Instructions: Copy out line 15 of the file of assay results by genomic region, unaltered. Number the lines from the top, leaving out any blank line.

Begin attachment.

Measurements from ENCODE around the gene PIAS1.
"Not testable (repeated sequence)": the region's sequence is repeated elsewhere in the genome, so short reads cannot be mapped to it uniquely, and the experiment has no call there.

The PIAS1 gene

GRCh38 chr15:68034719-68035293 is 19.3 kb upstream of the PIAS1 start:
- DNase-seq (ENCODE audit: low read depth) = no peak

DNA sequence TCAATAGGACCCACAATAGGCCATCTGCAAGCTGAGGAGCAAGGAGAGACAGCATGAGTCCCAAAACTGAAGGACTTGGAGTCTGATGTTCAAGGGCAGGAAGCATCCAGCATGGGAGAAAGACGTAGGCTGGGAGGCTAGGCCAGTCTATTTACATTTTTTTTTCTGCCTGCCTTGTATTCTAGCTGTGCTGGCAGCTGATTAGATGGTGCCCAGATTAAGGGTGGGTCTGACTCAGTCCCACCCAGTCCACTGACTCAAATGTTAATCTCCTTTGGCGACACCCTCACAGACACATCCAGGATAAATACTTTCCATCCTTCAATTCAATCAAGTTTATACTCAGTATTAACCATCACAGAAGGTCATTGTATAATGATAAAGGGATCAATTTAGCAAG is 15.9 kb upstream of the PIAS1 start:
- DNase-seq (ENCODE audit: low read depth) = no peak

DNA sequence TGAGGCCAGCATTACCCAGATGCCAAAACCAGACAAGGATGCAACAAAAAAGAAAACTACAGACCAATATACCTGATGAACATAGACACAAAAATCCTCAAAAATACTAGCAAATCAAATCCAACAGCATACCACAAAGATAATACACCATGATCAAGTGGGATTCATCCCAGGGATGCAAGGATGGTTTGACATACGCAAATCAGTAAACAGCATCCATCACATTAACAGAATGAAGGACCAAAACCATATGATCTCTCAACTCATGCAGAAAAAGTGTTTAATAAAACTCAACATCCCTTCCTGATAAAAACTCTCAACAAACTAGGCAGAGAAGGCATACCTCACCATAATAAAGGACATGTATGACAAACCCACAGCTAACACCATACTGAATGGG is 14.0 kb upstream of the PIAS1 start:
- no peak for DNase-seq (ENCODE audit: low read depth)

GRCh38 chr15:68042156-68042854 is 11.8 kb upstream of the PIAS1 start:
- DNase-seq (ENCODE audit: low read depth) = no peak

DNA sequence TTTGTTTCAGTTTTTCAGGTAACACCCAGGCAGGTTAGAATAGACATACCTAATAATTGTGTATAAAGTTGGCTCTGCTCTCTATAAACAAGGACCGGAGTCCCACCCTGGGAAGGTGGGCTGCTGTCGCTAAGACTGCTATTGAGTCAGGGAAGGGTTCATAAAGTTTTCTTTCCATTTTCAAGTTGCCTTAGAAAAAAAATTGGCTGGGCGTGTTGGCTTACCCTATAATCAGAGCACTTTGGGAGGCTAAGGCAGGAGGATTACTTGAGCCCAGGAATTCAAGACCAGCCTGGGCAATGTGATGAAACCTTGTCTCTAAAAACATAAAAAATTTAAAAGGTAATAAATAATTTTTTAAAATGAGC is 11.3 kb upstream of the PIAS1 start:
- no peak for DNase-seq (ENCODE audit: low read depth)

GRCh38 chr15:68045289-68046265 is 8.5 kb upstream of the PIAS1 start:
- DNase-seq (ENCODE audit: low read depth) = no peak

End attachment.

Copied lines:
- DNase-seq (ENCODE audit: low read depth) = no peak